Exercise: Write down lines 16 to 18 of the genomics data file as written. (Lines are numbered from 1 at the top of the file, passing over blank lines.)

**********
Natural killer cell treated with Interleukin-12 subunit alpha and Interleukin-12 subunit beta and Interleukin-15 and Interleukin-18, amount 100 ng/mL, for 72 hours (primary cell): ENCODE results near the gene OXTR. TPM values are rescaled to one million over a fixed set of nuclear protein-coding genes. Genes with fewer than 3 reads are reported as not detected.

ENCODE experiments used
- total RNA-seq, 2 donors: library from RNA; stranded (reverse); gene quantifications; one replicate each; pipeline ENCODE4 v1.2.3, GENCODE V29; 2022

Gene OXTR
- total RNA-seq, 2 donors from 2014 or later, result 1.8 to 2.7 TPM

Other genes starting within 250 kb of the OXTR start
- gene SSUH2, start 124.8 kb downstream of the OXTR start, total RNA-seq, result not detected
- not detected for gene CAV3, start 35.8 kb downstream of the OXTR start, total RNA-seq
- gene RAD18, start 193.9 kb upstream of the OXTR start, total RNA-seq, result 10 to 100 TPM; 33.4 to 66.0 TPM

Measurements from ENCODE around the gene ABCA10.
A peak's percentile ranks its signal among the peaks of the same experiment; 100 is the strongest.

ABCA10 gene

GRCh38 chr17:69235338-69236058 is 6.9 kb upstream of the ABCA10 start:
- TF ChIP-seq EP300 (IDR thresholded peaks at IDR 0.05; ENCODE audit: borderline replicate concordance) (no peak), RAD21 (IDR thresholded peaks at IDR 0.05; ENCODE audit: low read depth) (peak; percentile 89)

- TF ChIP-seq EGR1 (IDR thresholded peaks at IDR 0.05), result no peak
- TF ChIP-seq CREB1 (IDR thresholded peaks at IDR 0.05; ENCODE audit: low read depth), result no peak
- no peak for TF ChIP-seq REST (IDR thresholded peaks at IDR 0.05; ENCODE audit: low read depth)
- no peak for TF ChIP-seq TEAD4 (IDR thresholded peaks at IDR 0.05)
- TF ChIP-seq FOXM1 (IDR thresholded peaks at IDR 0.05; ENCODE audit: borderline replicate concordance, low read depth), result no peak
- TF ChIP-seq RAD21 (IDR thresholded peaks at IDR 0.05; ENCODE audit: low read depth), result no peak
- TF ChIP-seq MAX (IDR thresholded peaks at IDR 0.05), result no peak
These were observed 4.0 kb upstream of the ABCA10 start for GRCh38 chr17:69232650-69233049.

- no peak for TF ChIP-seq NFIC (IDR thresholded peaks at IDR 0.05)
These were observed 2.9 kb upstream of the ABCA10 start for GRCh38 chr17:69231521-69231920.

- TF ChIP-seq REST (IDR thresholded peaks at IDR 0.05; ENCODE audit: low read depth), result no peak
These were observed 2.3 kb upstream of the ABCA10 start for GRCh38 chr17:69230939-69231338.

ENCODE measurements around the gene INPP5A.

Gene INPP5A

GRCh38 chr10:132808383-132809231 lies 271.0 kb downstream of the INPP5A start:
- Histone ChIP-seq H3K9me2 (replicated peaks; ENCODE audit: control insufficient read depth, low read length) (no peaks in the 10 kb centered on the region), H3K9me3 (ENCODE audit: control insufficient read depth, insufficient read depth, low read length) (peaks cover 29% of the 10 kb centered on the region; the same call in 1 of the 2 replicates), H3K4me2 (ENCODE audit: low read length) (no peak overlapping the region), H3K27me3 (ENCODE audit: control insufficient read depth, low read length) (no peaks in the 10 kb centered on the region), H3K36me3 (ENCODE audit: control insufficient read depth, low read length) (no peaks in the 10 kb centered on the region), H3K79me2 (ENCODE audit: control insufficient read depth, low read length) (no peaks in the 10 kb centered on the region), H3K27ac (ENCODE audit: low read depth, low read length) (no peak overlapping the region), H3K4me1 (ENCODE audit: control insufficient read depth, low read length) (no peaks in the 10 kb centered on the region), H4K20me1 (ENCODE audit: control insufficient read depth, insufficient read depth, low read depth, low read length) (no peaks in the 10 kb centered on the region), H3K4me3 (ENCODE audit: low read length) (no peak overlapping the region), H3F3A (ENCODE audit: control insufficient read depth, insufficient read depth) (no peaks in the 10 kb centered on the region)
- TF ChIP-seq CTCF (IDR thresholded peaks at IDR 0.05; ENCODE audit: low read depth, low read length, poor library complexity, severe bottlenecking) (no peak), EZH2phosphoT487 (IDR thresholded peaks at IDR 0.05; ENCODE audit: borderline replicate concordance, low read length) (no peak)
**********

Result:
- TF ChIP-seq CREB1 (IDR thresholded peaks at IDR 0.05; ENCODE audit: low read depth), result no peak
- no peak for TF ChIP-seq REST (IDR thresholded peaks at IDR 0.05; ENCODE audit: low read depth)
- no peak for TF ChIP-seq TEAD4 (IDR thresholded peaks at IDR 0.05)